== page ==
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  1. #1
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    SELECT IS NULL('abc' LIKE '%bc%')

    Hey,
    I have a little bit stupid problem because of the database desing. I need to do a string matching comparison with search terms and a value that I get from php script.

    So, normaly I would do:
    Code MySQL:
    SELECT a FROM b WHERE a LIKE '$search%'
    But now, I need to strip off some parts of the a-field before LIKE comparison.

    And I think I can't do that stripping in MySQL as there is no "preg_replace" in MySQL.

    I had this idea to use a "simulated" query in MySQL, but it seems this is not possible:
    Code MySQL:
    --abc is string I get from php preg_replace
    --basically I just want to test if MySQL's LIKE operator will find a match or not with those values generated by me
    SELECT IS NULL('abc' LIKE 'bc%')
    But I would like to hear if that "simulated" query did not work cause of some syntax error or if it did not work cause it is not possible at all in MySQL.

    Thanks very much.

  2. #2
    SQL Consultant gold trophysilver trophybronze trophy
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    that syntax is invalid

    what parts of the column value do you need to strip off?

    you're right, REGEXP in mysql can only find, not replace

    but there might be other ways
    rudy.ca | @rudydotca
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  3. #3
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    The value in that column may contain something like:
    "stuf here...<special_marker>other stuff...<special_marker>final stuff here..."

    And now I need to match from the part that is in bold in my above exaple. I can't use SUBSTR cause string lenght may vary and the problem is that "the last part" after the second <special_marker> may contain stuff that gets matched, which is incorrect.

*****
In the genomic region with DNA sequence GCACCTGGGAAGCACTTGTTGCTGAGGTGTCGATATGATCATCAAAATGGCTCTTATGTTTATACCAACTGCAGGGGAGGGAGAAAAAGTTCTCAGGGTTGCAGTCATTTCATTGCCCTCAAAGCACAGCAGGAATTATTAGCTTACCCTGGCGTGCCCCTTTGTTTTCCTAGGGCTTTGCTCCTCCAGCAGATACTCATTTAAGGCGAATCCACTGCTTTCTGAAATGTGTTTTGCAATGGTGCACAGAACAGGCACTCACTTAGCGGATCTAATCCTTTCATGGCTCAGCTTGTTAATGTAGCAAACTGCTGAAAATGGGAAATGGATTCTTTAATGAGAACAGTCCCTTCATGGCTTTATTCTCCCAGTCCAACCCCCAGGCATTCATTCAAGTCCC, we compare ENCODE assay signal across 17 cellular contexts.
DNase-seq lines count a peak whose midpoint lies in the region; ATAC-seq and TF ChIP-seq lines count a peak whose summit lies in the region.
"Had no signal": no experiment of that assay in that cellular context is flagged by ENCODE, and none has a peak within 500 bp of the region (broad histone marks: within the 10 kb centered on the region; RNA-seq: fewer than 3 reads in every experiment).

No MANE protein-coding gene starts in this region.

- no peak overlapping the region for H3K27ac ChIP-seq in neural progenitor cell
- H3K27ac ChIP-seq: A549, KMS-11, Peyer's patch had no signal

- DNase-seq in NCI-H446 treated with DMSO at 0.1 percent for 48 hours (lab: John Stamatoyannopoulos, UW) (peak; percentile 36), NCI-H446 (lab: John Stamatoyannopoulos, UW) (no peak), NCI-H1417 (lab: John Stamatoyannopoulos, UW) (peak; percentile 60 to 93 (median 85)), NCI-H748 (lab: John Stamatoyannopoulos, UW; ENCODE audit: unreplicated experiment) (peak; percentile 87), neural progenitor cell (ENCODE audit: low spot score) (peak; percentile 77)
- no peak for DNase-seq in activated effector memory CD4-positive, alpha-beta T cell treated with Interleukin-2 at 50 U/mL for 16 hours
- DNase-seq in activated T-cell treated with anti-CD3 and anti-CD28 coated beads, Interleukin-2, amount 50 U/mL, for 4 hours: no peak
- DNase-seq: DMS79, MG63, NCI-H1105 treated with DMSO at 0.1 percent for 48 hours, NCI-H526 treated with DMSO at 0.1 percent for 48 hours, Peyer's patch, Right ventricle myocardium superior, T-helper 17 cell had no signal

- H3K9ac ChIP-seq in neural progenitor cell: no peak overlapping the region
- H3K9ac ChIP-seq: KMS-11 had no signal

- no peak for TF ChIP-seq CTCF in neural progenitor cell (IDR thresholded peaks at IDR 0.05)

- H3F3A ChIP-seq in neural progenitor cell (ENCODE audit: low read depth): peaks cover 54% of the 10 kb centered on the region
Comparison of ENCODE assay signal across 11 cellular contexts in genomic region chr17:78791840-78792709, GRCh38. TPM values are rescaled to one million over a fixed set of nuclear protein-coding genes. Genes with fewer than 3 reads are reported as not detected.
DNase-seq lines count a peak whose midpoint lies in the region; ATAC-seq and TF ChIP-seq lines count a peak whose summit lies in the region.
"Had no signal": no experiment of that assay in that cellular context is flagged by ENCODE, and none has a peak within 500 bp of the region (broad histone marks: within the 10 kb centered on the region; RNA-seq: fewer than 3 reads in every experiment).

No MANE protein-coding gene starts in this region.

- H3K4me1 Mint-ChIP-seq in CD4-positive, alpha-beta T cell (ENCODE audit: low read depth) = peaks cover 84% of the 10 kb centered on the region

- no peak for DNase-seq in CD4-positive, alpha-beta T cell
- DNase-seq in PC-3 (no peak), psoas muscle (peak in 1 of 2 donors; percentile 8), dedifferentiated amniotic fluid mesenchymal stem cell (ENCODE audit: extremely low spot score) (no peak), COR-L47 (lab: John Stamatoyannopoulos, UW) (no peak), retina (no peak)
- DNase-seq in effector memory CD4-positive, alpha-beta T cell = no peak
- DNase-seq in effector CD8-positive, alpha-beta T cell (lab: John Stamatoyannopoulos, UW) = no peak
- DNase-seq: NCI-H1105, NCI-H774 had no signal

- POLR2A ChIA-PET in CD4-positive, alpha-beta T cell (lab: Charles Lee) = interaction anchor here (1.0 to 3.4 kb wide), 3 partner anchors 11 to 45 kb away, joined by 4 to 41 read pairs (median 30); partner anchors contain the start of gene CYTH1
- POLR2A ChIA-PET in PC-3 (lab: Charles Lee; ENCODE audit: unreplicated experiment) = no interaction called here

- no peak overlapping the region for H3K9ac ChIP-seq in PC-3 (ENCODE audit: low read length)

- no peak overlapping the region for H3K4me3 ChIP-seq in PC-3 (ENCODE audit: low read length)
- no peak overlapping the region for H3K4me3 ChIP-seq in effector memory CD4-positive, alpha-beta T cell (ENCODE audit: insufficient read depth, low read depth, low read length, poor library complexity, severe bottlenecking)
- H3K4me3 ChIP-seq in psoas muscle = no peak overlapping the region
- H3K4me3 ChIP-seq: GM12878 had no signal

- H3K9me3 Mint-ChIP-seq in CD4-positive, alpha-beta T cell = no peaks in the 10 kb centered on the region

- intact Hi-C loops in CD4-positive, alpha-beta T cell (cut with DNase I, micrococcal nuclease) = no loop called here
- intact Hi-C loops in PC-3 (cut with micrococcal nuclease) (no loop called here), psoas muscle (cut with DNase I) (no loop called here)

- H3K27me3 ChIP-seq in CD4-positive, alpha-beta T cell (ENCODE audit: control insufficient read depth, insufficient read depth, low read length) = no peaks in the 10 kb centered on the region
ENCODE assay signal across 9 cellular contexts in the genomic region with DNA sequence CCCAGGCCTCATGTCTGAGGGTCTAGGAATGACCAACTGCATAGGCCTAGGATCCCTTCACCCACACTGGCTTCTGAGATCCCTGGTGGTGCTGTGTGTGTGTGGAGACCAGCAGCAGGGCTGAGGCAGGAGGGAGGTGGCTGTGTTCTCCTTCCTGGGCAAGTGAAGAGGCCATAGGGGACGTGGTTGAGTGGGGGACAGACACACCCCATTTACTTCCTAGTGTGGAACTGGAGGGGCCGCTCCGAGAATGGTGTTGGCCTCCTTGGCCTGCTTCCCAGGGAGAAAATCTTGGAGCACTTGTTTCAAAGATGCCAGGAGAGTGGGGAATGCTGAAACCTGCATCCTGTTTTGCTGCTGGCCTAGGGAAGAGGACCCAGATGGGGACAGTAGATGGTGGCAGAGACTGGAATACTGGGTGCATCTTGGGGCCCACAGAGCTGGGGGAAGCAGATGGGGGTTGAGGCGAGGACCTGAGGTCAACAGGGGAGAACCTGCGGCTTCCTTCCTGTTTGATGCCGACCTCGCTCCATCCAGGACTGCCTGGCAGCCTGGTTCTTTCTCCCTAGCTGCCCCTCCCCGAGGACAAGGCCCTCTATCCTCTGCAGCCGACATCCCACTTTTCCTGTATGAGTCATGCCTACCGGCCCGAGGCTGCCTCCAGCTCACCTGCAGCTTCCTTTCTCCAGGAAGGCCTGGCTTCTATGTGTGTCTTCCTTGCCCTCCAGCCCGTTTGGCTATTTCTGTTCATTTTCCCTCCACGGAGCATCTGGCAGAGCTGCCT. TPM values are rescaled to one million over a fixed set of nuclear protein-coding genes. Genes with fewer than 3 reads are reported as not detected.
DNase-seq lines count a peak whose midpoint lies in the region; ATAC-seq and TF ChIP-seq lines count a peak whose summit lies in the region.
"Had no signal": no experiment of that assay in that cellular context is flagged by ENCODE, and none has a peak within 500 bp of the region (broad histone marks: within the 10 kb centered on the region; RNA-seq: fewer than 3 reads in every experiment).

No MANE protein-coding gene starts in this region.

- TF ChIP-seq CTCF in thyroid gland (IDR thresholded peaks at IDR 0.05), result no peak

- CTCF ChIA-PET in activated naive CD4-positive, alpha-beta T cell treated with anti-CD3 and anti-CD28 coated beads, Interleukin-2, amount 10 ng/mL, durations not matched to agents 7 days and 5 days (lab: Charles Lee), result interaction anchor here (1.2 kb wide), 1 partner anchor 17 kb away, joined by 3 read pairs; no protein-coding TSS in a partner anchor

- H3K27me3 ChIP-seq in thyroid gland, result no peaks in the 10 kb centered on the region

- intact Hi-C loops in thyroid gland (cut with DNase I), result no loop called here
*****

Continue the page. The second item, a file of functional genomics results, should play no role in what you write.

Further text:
And in some situations, that <special_marker> may not be at all in the text that the field holds. So I don't think it is possible to do with REGEXP either.

    I know regular LIKE comparison would be perfect for this, but too bad the database design is that much horrible that it will produce matches that should not be found.

  4. #4
    SQL Consultant gold trophysilver trophybronze trophy
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    you are right -- the database design is "that much horrible"

    try the SUBSTRING_INDEX function -- it can find substrings based on the special marker

    rudy.ca | @rudydotca
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  5. #5
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    Ah yeah, I tested it briefly and it does seem to work correctly!

    However, I couldnt manage to create such a demo situation, where there are no <special_markers>'s at all in the field. How would it work in such a situation?

    I'm using it like this now:
    WHERE SUBSTRING_INDEX(specials, '<special_marker>', 2) LIKE '%$search%'

  6. #6
    SQL Consultant gold trophysilver trophybronze trophy
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    what happened when you tested it?

    rudy.ca | @rudydotca
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  7. #7
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    Ah right, I manually tested it with data with no <special_marker> and it seemed to work correctly!

    Looks very very good. But of course I'm not entirely sure if I can produce correct test with that late at afternoon

    But thank you very much, I think I let it be that way and continue checking tomorrow.


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